Colorado police chief provides advice to Canadian authorities ahead of pot legalization

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VIDEO: Colorado police chief on marijuana legalization: ‘I don’t think a date should trump doing it right’ – Sep 14, 2017

The state of Colorado has had nearly five years to adjust to the legalization of marijuana and one local police chief is providing advice to Canadian authorities.

Greenwood Village Police Chief John Jackson is being actively sought by Canadian law enforcement for advice as they prepare to go down the same path next summer.

Earlier this week, police services from across Canada asked the federal government to pump the brakes on pot legalization at a House of Commons health committee, adding the proposed July 1, 2018 timeline is too soon.

READ MORE: Canadian police forces ask government to postpone legal marijuana date past July 2018

“We went very quickly,” explained Jackson. “From zero to 100 miles an hour literally overnight.”

Amendment 64 officially passed in November 2012, making the recreational use of marijuana legal in Colorado, and Jackson was part of a task force charged with considering the ramifications of major concerns such as home grow ops, youth access and impaired driving.

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“We didn’t really know what a butane hash oil explosion was,” he said. “But we learned from home grows, which in all actuality we should have prevented back then.”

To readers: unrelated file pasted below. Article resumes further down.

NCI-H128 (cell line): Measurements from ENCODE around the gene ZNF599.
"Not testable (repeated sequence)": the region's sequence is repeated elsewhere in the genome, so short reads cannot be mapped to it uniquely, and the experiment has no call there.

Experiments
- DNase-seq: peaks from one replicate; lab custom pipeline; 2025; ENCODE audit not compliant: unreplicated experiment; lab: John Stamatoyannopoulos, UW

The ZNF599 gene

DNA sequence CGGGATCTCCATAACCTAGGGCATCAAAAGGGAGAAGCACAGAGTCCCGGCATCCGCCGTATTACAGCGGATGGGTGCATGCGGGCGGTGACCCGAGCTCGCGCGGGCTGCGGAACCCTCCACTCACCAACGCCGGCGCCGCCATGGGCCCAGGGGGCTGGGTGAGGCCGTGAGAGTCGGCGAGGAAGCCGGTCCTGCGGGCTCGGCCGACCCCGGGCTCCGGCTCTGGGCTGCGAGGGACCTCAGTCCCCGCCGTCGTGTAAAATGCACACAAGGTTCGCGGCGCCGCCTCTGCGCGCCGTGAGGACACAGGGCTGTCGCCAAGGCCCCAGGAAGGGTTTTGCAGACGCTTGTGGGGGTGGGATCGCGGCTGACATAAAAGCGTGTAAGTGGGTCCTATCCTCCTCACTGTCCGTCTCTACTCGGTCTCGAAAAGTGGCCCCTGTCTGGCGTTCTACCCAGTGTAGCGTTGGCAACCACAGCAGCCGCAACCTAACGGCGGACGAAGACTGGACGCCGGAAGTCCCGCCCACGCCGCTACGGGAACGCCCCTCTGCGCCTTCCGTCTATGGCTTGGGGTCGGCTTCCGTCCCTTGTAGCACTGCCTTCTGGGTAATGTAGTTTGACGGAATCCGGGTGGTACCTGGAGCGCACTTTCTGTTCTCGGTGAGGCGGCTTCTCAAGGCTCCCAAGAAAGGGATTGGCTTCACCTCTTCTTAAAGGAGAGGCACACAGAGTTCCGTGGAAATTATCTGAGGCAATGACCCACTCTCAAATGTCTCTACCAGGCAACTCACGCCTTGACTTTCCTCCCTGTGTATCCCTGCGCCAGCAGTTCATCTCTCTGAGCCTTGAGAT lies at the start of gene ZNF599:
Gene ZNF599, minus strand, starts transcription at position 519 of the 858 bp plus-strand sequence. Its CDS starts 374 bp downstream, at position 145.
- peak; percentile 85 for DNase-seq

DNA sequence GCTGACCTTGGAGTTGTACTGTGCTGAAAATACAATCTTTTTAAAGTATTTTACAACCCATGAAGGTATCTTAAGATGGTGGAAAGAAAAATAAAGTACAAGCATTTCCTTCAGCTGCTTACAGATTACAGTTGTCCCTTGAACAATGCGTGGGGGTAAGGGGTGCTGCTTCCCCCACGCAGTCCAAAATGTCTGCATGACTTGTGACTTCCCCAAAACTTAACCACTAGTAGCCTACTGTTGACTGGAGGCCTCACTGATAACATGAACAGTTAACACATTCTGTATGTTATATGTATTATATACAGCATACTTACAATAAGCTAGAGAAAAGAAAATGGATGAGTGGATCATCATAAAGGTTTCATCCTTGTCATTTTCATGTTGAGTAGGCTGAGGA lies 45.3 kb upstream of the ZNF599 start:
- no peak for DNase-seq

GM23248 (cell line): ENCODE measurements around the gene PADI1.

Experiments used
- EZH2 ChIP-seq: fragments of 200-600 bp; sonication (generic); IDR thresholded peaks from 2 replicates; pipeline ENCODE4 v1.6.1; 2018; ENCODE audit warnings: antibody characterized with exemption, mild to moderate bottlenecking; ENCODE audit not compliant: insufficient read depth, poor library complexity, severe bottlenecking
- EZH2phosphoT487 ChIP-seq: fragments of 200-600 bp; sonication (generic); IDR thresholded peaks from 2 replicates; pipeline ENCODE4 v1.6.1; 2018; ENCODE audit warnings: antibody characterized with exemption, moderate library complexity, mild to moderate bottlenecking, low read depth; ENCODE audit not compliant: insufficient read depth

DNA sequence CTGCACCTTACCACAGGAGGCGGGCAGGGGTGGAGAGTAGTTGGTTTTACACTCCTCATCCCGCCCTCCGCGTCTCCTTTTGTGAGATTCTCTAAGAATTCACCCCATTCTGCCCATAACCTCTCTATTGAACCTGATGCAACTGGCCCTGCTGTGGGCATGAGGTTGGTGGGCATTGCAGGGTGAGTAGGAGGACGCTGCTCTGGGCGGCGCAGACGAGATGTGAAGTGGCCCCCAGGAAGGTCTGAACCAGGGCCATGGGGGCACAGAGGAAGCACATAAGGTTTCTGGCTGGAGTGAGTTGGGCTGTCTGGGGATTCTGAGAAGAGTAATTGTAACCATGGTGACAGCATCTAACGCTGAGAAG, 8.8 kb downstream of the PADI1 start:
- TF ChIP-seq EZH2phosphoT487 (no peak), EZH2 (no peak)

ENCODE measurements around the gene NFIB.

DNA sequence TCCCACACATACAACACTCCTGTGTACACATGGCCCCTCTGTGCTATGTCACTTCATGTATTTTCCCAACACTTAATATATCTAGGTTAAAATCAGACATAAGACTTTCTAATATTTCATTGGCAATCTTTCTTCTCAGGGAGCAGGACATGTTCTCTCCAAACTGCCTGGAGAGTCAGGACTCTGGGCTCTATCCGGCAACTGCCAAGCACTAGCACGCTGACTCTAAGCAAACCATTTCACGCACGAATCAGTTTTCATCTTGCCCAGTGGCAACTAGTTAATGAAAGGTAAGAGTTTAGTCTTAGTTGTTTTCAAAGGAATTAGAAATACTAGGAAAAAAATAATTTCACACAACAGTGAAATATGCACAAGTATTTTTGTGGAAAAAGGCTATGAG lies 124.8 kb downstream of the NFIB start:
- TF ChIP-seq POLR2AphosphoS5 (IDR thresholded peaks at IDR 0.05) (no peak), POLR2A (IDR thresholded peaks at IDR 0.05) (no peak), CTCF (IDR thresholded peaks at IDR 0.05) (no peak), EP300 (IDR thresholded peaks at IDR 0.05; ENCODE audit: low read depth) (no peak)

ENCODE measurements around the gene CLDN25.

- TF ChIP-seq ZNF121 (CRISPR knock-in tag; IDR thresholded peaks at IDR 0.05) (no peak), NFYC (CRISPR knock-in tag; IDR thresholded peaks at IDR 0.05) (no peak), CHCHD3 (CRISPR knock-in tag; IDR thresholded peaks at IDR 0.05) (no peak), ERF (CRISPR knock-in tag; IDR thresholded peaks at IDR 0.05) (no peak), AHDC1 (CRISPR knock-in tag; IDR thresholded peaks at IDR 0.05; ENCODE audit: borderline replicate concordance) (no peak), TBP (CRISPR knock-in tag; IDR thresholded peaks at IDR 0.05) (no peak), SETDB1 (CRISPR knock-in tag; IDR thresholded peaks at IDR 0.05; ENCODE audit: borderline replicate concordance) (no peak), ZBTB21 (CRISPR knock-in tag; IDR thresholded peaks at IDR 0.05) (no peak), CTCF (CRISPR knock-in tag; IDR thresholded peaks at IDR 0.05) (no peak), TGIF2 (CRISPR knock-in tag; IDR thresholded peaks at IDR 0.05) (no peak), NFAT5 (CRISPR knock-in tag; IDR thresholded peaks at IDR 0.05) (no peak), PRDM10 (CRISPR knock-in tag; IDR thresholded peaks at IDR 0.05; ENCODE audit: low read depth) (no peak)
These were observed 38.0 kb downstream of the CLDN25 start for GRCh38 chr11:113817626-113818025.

According to the Colorado Department of Transportation (CDOT), marijuana-involved impaired driving fatalities are on the rise.

READ MORE: Canadian police look for guidance on marijuana legislation

In 2016, the state saw its highest number of vehicle crash fatalities in 12 years. Of the 608 fatalities recorded, 125 were marijuana-related.

“You hear impaired driving won’t go up. I’m here to tell you right now — it will,” he said. “We’ve seen the carnage on our highways from it.”

Jackson has been invited by Canadian law enforcement to take part in legalization talks later this year.

“I’m going to encourage them to engage to the point where you can find some common working ground. You may not like it, you may not want to do it, but I’ve had some personal arguments with chiefs here in Colorado,” he said.

“Our job is to create public safety. It’s not to be adversarial or obstructionist.”

Abbotsford Police Deputy Chief Mike Serr, the co-chair of the Canadian Association of Chiefs of Police (CACP) Drug Advisory Committee, said more resources are needed.

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“We have approximately 600 [drug recognition experts] in Canada,” he said. “Our president of the CACP, Mario Harel, has indicated that we need at least 2,000.”

While the association supports a deferred timeline, they do not have an alternative date in mind.

“What we’ve learned is if we unroll too quickly, that mistake can be made,” he said. “And that’s why we’re just saying to take a cautious approach as we move forward.”

READ MORE: As pot legalization looms, will police keep making arrests?

Chief John Jackson said he supports that approach.

“You shouldn’t be an obstructionist to prevent it from being done, if that’s the will of the people or the will of your leader,” said Jackson.

“But I don’t think a date should trump doing it right.”

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